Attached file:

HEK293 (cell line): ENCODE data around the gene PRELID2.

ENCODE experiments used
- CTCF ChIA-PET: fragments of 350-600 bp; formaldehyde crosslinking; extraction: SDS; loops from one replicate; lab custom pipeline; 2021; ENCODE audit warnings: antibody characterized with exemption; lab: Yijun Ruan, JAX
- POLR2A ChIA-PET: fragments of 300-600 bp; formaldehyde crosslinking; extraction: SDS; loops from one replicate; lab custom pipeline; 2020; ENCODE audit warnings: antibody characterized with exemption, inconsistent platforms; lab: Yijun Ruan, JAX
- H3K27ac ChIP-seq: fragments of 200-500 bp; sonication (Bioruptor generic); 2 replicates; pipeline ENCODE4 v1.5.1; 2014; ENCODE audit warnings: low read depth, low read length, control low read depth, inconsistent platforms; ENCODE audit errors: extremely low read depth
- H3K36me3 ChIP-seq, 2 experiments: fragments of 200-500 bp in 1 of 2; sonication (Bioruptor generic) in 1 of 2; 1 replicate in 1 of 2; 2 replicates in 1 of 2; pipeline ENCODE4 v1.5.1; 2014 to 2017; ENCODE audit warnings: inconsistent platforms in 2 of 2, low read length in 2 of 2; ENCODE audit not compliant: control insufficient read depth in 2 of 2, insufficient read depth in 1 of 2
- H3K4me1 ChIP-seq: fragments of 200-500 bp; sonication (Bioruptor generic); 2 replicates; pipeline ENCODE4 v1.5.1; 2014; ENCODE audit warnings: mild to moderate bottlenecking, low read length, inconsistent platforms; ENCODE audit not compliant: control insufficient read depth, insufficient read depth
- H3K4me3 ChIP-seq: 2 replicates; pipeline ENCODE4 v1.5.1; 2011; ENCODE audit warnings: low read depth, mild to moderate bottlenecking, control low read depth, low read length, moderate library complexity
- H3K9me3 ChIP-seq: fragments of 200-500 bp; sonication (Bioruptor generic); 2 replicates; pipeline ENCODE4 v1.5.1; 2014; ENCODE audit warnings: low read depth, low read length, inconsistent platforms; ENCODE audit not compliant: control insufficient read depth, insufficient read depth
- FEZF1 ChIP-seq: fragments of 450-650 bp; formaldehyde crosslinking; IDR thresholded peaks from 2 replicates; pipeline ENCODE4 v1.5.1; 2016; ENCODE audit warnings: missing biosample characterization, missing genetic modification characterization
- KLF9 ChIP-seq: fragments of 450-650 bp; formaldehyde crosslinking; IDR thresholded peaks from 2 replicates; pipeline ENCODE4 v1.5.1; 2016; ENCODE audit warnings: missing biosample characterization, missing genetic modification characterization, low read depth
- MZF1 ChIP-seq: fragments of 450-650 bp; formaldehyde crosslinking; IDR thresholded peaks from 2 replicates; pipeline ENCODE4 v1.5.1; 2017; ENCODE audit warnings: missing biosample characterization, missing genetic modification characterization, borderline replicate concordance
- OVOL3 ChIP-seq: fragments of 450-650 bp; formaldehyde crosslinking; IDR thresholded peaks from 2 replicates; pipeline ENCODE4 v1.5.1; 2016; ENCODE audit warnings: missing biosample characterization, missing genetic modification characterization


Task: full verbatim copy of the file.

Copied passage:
HEK293 (cell line): ENCODE data around the gene PRELID2.

ENCODE experiments used
- CTCF ChIA-PET: fragments of 350-600 bp; formaldehyde crosslinking; extraction: SDS; loops from one replicate; lab custom pipeline; 2021; ENCODE audit warnings: antibody characterized with exemption; lab: Yijun Ruan, JAX
- POLR2A ChIA-PET: fragments of 300-600 bp; formaldehyde crosslinking; extraction: SDS; loops from one replicate; lab custom pipeline; 2020; ENCODE audit warnings: antibody characterized with exemption, inconsistent platforms; lab: Yijun Ruan, JAX
- H3K27ac ChIP-seq: fragments of 200-500 bp; sonication (Bioruptor generic); 2 replicates; pipeline ENCODE4 v1.5.1; 2014; ENCODE audit warnings: low read depth, low read length, control low read depth, inconsistent platforms; ENCODE audit errors: extremely low read depth
- H3K36me3 ChIP-seq, 2 experiments: fragments of 200-500 bp in 1 of 2; sonication (Bioruptor generic) in 1 of 2; 1 replicate in 1 of 2; 2 replicates in 1 of 2; pipeline ENCODE4 v1.5.1; 2014 to 2017; ENCODE audit warnings: inconsistent platforms in 2 of 2, low read length in 2 of 2; ENCODE audit not compliant: control insufficient read depth in 2 of 2, insufficient read depth in 1 of 2
- H3K4me1 ChIP-seq: fragments of 200-500 bp; sonication (Bioruptor generic); 2 replicates; pipeline ENCODE4 v1.5.1; 2014; ENCODE audit warnings: mild to moderate bottlenecking, low read length, inconsistent platforms; ENCODE audit not compliant: control insufficient read depth, insufficient read depth
- H3K4me3 ChIP-seq: 2 replicates; pipeline ENCODE4 v1.5.1; 2011; ENCODE audit warnings: low read depth, mild to moderate bottlenecking, control low read depth, low read length, moderate library complexity
- H3K9me3 ChIP-seq: fragments of 200-500 bp; sonication (Bioruptor generic); 2 replicates; pipeline ENCODE4 v1.5.1; 2014; ENCODE audit warnings: low read depth, low read length, inconsistent platforms; ENCODE audit not compliant: control insufficient read depth, insufficient read depth
- FEZF1 ChIP-seq: fragments of 450-650 bp; formaldehyde crosslinking; IDR thresholded peaks from 2 replicates; pipeline ENCODE4 v1.5.1; 2016; ENCODE audit warnings: missing biosample characterization, missing genetic modification characterization
- KLF9 ChIP-seq: fragments of 450-650 bp; formaldehyde crosslinking; IDR thresholded peaks from 2 replicates; pipeline ENCODE4 v1.5.1; 2016; ENCODE audit warnings: missing biosample characterization, missing genetic modification characterization, low read depth
- MZF1 ChIP-seq: fragments of 450-650 bp; formaldehyde crosslinking; IDR thresholded peaks from 2 replicates; pipeline ENCODE4 v1.5.1; 2017; ENCODE audit warnings: missing biosample characterization, missing genetic modification characterization, borderline replicate concordance
- OVOL3 ChIP-seq: fragments of 450-650 bp; formaldehyde crosslinking; IDR thresholded peaks from 2 replicates; pipeline ENCODE4 v1.5.1; 2016; ENCODE audit warnings: missing biosample characterization, missing genetic modification characterization